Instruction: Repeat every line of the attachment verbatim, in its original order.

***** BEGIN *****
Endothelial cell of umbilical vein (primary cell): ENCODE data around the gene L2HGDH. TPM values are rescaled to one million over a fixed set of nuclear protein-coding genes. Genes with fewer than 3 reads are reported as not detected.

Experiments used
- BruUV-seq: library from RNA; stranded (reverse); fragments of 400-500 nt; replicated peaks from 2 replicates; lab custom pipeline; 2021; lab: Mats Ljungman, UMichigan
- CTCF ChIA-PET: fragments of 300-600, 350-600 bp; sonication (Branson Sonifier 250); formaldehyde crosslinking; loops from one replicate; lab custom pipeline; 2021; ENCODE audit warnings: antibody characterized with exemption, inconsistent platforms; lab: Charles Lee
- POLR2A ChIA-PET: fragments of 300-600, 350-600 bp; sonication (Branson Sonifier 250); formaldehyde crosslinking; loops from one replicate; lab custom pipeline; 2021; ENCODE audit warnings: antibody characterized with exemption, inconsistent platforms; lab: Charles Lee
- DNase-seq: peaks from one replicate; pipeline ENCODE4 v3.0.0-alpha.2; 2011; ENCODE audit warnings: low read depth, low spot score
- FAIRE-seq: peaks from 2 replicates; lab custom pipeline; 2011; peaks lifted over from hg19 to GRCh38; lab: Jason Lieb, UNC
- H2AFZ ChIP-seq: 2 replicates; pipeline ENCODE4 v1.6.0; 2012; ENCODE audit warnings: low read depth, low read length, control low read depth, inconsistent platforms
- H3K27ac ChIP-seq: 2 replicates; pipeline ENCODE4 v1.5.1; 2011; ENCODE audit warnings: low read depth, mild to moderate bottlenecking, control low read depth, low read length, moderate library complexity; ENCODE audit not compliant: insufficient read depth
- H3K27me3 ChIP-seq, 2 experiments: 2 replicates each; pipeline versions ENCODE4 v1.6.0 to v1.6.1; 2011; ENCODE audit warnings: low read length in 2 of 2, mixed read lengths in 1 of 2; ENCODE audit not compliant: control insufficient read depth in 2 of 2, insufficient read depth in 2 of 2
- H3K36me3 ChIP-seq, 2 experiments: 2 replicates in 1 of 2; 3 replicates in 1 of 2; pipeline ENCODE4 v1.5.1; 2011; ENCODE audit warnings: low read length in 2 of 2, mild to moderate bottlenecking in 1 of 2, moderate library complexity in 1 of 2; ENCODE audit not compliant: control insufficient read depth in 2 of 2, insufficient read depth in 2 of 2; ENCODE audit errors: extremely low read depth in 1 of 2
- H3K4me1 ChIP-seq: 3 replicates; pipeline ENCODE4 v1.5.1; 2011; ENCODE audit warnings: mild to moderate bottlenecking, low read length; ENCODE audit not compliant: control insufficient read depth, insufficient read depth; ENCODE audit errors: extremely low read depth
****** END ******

Endothelial cell of umbilical vein (primary cell): ENCODE data around the gene L2HGDH. TPM values are rescaled to one million over a fixed set of nuclear protein-coding genes. Genes with fewer than 3 reads are reported as not detected.

Experiments used
- BruUV-seq: library from RNA; stranded (reverse); fragments of 400-500 nt; replicated peaks from 2 replicates; lab custom pipeline; 2021; lab: Mats Ljungman, UMichigan
- CTCF ChIA-PET: fragments of 300-600, 350-600 bp; sonication (Branson Sonifier 250); formaldehyde crosslinking; loops from one replicate; lab custom pipeline; 2021; ENCODE audit warnings: antibody characterized with exemption, inconsistent platforms; lab: Charles Lee
- POLR2A ChIA-PET: fragments of 300-600, 350-600 bp; sonication (Branson Sonifier 250); formaldehyde crosslinking; loops from one replicate; lab custom pipeline; 2021; ENCODE audit warnings: antibody characterized with exemption, inconsistent platforms; lab: Charles Lee
- DNase-seq: peaks from one replicate; pipeline ENCODE4 v3.0.0-alpha.2; 2011; ENCODE audit warnings: low read depth, low spot score
- FAIRE-seq: peaks from 2 replicates; lab custom pipeline; 2011; peaks lifted over from hg19 to GRCh38; lab: Jason Lieb, UNC
- H2AFZ ChIP-seq: 2 replicates; pipeline ENCODE4 v1.6.0; 2012; ENCODE audit warnings: low read depth, low read length, control low read depth, inconsistent platforms
- H3K27ac ChIP-seq: 2 replicates; pipeline ENCODE4 v1.5.1; 2011; ENCODE audit warnings: low read depth, mild to moderate bottlenecking, control low read depth, low read length, moderate library complexity; ENCODE audit not compliant: insufficient read depth
- H3K27me3 ChIP-seq, 2 experiments: 2 replicates each; pipeline versions ENCODE4 v1.6.0 to v1.6.1; 2011; ENCODE audit warnings: low read length in 2 of 2, mixed read lengths in 1 of 2; ENCODE audit not compliant: control insufficient read depth in 2 of 2, insufficient read depth in 2 of 2
- H3K36me3 ChIP-seq, 2 experiments: 2 replicates in 1 of 2; 3 replicates in 1 of 2; pipeline ENCODE4 v1.5.1; 2011; ENCODE audit warnings: low read length in 2 of 2, mild to moderate bottlenecking in 1 of 2, moderate library complexity in 1 of 2; ENCODE audit not compliant: control insufficient read depth in 2 of 2, insufficient read depth in 2 of 2; ENCODE audit errors: extremely low read depth in 1 of 2
- H3K4me1 ChIP-seq: 3 replicates; pipeline ENCODE4 v1.5.1; 2011; ENCODE audit warnings: mild to moderate bottlenecking, low read length; ENCODE audit not compliant: control insufficient read depth, insufficient read depth; ENCODE audit errors: extremely low read depth